Could These Giant Walls Stop Tornadoes In Their Tracks?

Could These Giant Walls Stop Tornadoes In Their Tracks?

Physicist's Rongjia Tao has put forward a proposal that could stop wide-spread damage from natural disasters.

Serena Chu
  • 28 february 2014

Physicist Rongjia Tao believes building 1,000-foot-high walls in the American Midwest could protect the region from tornados. Though the idea may seem somewhat far-fetched, it actually holds scientific value. Because Tornado Alley is mostly grassland and plains, there are no mountain ranges to prevent the collision of warm air flow from the north and the cold air flow from the south, which is what generates turbulence and supercells that spawn tornadoes. So by placing these man-made structures in the eye of the storm, the entire area, which runs from the Dakotas to Texas, would experience fewer tornado threats.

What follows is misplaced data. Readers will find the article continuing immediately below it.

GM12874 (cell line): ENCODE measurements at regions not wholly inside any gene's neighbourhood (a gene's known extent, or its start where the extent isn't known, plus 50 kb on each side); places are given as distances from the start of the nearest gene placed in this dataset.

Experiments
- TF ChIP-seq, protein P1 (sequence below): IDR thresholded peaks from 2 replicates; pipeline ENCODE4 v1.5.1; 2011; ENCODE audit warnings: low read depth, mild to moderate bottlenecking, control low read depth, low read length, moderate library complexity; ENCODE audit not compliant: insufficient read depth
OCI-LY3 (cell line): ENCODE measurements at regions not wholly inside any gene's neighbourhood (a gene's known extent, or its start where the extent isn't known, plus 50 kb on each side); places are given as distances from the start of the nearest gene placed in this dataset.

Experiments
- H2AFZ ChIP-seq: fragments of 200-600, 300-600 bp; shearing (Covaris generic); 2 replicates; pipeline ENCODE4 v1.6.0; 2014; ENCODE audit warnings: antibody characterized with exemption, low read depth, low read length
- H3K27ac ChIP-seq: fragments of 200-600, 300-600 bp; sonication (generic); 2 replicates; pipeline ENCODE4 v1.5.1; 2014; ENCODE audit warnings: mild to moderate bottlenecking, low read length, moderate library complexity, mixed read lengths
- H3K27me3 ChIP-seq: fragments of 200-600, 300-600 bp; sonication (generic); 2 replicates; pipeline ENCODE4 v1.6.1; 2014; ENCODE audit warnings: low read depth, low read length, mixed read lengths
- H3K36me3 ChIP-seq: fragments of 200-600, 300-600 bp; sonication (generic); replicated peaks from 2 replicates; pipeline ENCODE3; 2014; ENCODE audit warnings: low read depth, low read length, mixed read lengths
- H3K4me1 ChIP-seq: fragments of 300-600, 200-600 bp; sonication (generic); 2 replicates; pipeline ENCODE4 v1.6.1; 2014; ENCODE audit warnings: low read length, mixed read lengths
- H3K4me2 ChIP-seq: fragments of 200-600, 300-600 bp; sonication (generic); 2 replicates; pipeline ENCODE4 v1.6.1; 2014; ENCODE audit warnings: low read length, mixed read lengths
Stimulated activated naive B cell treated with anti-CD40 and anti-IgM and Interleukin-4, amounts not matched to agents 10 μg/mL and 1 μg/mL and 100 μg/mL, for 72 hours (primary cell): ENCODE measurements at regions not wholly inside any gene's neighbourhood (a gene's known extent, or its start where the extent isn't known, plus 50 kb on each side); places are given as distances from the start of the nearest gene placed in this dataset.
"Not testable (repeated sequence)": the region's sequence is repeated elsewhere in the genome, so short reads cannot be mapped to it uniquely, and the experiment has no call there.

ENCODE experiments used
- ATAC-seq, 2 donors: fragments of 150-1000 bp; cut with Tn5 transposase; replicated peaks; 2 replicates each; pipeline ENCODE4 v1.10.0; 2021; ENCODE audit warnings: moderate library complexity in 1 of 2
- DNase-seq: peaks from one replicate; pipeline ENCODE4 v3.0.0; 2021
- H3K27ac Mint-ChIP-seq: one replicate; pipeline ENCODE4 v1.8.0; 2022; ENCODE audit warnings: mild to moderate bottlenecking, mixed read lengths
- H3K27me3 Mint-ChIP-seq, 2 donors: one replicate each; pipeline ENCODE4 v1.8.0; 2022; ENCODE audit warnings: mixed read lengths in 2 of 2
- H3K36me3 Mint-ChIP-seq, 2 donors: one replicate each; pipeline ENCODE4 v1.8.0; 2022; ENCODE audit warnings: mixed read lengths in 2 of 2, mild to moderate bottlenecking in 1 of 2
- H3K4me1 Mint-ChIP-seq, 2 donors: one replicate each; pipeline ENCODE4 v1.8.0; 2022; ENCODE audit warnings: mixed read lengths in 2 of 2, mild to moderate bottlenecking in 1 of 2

Some researchers like Harold Brooks of the National Severe Storms Laboratory in Norman, Okla., have raised objections, mainly in regards to the hefty costs of building such a wall, which is expected to cost $60 billion per 100 miles. Brooks also pointed to the Chinese east-west mountain ranges as an example, arguing that tornadoes in the region are just as deadly despite the natural disruption in air flow.


Meteorologist Mike Smith of AccuWeather Enterprise Solutions has called Tao’s theory “nonsense,” and wrote on his blog, “that is misleading at best, especially since most of the violent Plains thunderstorms occur along a ‘dry line’ where there is a relatively small temperature difference.”

Whether or not the theory demonstrates a worthy cause  at the annual meeting of the American Physical Society in Denver next week, Tao’s proposal brings up an interesting way to prevent potential natural disasters.

Source: USA Today

Images: Justin Hobson, KOCO


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